I liked the patterns in this rock wall with the Douglas-fir growing on top of the rocky headland.

With the falling tide, more patterns and colour were revealed in the rock walls with the kelp covered rock in front.

I like the symmetry in this composition with the Douglas-fir anchoring in the centre, the two rock outcrops flanking on either side, and the logs distributed along the bottom.

I headed back up the trail and stopped off at Sandy Beach, located on the west side. The beach had many interesting compositions and I spent considerable time here.

I was impressed with this simple composition of the bleached course textured log and the speckled sand.

The bleached root ball had such interesting pattern in the growth rings.

I recomposed to show the details on the area shown above.

The beach also had interesting black rounded rocks that I spent some time creating compositions.

The purple mauve colour of this partial shell set against the black rock was a must capture.

Salal is a coastal shrub that grows near the shoreline and one that is very photogenic. When I spotted this scene, I was impressed with how the salal had taken advantage of the split areas in the rock wall that contains some soil.

The last water taxi of the day from Keats leaves at 6:05pm so in the mid-afternoon I decided it was time to start heading back. I wanted to check out another trail I had seen on the way into Salmon Rock and Sandy Beach. The trail heads to the east side of the southern spit, to an area called Admiral’s Bluff. The views southwards (this photo) and eastward (next photo) across Howe Sound were very impressive.

Eastward view towards Preston Island (left), Bowen Island (right), and West Vancouver at the back.

After a leisurely visit to Admirals Bluff, I walked back to Keats Landing with over an hour to photograph the harbour.

The view up the government dock towards the cottages and the Baptist Church camp.

I spotted this tumbledown shed on the dock with the haphazard shingles.

I spent most of that hour working on creating expressionism style photos that will be the subject of my next post. For now, have a look at this interpretation of that shingled wall shown above.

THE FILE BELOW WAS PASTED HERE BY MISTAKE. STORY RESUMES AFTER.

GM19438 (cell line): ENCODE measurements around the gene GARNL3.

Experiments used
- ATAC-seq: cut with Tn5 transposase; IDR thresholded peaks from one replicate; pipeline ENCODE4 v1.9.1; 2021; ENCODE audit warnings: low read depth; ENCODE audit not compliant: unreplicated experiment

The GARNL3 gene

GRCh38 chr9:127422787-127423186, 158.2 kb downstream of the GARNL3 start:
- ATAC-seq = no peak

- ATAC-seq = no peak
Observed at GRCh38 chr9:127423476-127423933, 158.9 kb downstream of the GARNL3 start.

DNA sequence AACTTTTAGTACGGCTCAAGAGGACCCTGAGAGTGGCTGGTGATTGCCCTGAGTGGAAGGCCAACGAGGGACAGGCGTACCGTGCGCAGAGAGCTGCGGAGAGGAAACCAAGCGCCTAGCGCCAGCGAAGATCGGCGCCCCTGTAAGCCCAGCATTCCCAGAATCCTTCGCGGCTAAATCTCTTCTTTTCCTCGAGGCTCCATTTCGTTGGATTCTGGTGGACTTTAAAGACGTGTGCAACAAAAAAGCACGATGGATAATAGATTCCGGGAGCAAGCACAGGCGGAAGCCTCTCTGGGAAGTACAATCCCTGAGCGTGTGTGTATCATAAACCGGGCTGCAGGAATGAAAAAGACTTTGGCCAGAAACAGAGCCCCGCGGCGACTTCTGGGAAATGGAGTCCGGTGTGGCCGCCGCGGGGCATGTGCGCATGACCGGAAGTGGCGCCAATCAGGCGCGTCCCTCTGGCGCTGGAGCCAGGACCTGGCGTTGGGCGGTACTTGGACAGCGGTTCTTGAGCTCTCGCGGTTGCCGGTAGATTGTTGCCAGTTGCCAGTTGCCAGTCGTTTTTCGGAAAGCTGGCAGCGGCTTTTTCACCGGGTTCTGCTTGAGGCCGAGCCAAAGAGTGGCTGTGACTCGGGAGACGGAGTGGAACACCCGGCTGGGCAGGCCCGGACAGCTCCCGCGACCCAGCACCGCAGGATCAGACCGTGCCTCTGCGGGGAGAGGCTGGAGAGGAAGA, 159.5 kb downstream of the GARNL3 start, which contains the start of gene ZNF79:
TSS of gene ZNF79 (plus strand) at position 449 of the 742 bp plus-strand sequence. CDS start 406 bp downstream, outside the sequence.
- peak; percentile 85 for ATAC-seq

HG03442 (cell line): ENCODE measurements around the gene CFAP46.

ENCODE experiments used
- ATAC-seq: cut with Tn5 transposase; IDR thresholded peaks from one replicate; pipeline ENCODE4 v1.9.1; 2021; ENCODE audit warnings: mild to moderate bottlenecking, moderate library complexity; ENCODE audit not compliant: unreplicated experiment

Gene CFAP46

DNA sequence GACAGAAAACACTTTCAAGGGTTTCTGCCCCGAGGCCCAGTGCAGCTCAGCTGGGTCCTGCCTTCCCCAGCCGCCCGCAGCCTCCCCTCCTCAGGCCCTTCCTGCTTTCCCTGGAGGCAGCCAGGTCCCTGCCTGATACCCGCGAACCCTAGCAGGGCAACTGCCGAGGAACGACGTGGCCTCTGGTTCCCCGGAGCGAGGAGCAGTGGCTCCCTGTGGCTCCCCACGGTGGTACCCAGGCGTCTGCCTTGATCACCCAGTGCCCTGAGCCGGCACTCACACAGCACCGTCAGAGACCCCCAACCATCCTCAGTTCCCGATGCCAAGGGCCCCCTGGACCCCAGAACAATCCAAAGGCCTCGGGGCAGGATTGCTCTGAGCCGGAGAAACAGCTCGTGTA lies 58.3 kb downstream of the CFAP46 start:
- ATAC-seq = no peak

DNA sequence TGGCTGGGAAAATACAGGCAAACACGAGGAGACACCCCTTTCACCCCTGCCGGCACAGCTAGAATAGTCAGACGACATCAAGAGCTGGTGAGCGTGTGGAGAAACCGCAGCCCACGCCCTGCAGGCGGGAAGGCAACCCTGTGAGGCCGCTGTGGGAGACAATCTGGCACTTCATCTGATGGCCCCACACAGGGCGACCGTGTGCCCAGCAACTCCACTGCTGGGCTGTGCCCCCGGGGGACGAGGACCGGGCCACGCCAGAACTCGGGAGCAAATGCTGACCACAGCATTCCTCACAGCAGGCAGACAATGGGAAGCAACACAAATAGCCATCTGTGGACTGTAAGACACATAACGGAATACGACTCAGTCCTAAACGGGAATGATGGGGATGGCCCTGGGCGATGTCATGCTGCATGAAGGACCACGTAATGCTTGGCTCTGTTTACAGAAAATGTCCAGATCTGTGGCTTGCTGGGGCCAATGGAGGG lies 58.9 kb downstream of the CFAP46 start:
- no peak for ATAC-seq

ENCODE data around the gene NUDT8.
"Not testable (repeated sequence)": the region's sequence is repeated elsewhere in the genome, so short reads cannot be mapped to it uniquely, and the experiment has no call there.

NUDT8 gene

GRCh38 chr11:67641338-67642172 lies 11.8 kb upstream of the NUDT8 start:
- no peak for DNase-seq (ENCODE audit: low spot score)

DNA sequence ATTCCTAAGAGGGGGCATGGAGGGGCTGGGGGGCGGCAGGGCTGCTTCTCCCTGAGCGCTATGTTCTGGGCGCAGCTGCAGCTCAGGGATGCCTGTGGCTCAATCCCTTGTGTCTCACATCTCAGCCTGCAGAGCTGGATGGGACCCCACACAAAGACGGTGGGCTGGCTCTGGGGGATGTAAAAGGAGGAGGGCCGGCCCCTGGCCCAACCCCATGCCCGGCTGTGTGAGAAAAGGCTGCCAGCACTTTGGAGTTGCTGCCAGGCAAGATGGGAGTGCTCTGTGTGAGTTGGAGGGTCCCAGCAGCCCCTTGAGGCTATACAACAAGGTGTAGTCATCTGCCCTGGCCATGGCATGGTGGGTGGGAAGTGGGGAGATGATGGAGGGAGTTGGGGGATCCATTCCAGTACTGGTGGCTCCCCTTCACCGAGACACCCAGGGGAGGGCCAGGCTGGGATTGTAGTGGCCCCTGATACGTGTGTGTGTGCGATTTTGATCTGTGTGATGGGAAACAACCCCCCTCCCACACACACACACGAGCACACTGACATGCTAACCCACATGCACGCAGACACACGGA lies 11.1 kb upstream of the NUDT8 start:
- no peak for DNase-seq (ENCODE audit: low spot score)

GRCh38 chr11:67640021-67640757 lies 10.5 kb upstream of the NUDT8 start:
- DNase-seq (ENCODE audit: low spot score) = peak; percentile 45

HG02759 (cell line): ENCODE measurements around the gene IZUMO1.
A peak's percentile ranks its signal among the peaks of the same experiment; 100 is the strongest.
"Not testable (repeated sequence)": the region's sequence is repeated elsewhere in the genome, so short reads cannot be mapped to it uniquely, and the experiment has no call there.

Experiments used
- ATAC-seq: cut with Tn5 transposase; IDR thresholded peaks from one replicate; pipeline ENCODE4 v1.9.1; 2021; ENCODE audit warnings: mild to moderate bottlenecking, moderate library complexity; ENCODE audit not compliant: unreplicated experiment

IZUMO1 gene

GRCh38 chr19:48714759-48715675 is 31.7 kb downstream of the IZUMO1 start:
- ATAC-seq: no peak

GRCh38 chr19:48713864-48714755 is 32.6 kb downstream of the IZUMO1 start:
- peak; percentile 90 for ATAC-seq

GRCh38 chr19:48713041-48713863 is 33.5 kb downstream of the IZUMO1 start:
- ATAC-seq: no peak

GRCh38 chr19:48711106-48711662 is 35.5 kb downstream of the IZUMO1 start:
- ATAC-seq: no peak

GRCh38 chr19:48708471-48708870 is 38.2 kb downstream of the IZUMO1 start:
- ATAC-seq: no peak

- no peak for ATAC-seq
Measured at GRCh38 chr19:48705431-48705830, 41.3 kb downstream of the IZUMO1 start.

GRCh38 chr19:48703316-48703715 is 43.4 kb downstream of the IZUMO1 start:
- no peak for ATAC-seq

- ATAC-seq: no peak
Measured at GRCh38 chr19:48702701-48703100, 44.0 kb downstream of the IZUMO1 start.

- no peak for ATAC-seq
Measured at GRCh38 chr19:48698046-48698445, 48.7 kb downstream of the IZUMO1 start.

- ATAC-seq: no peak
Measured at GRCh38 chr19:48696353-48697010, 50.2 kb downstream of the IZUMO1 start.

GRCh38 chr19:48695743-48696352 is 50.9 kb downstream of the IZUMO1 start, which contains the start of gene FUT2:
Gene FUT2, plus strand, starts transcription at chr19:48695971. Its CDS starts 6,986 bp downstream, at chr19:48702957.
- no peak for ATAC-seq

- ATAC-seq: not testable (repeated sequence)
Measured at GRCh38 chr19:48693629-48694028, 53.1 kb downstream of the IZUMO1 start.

Tallheo Cannery

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Further to the photos I recently posted on the creative workshop at the Tallheo Cannery, here are some photos of the buildings and site.

The remaining section of the cannery building, taken from the water near the end of the workshop week.

From the land side, the building is more complete with the roof intact. I like this composition in the way the building is nestled into the trees and beach.

The women’s dormitory from the 1920s now houses the guest house. The rooms were pretty much as they would have been then. Clean and simple, and were a nice respite from the busy workshop.

The store is located adjacent the guest house and was a frequent area to capture unique compositions.

The store also included an office and it was interesting to note the business and employee ledger books were still in there.

The net loft on the second floor of the cannery building offered many interesting compositions.

The views outside were plentiful and in the late day lighting, very beautiful.

This old fishing boat is actually a sister to the one that was on our previous 5 dollar bill. Read here for the story on the boat used for the 5 dollar bill.

The pilings for the other portion of the cannery building at night. The brighter light in the sky is Mars.

Road Trip to the Workshop

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I took a few days to sight see and explore on the way to the photography workshop in Bella Coola (see my previous post on that). Some areas I have been into before while others were new.

Starting near Ashcroft, I headed along a quiet back road for a lunch spot. Across the Thompson River, CN Rail was hauling containers north/eastwards.

Ashcroft Fire hall. I liked the implied story of the fire hall with the clouds representing smoke over top of the building.

As you leave Ashcroft heading north to the highway, the road passes by irrigated fields set against the dry rolling hills. I liked how the green produce leads the eye into the photo.

North of Clinton is the Chasm which shows the geology of the Cariboo plateau. The successive layers of lava are visible as a result of the melting waters from the last ice age. I have been here before, but the lighting and plate like clouds were very spectacular.

After an overnight stay in 100 Mile House, I continued the trip westward now along Highway 20 and visited Farwell Canyon. I have posted before on this unique and beautiful area (see my related posts), but it is always worth a stop. The Chilcotin River flowing through the Farwell Canyon.

I was pleased to see the cactus starting to bloom, which is a first for me in this area.

I stayed at the historic Chilcotin Lodge in Riske Creek. The lighting to the west from the front lawn in the later afternoon was very nice despite the building clouds.

West along Highway 20, I took a short drive off the highway down to the Chilcotin River and this old wood bridge. I liked the shadow and patterns and thought it made for an interesting composition.

On the other side of the river was this field of yellow flowers and a leaning sign that to me, spoke of the way time seems to stand still in the Chilcotin.

The final overnight stop was at the Eagle’s Nest Resort at Anahim Lake. It is a very nice setting along a quiet section of Anahim Lake with views towards the coast mountains.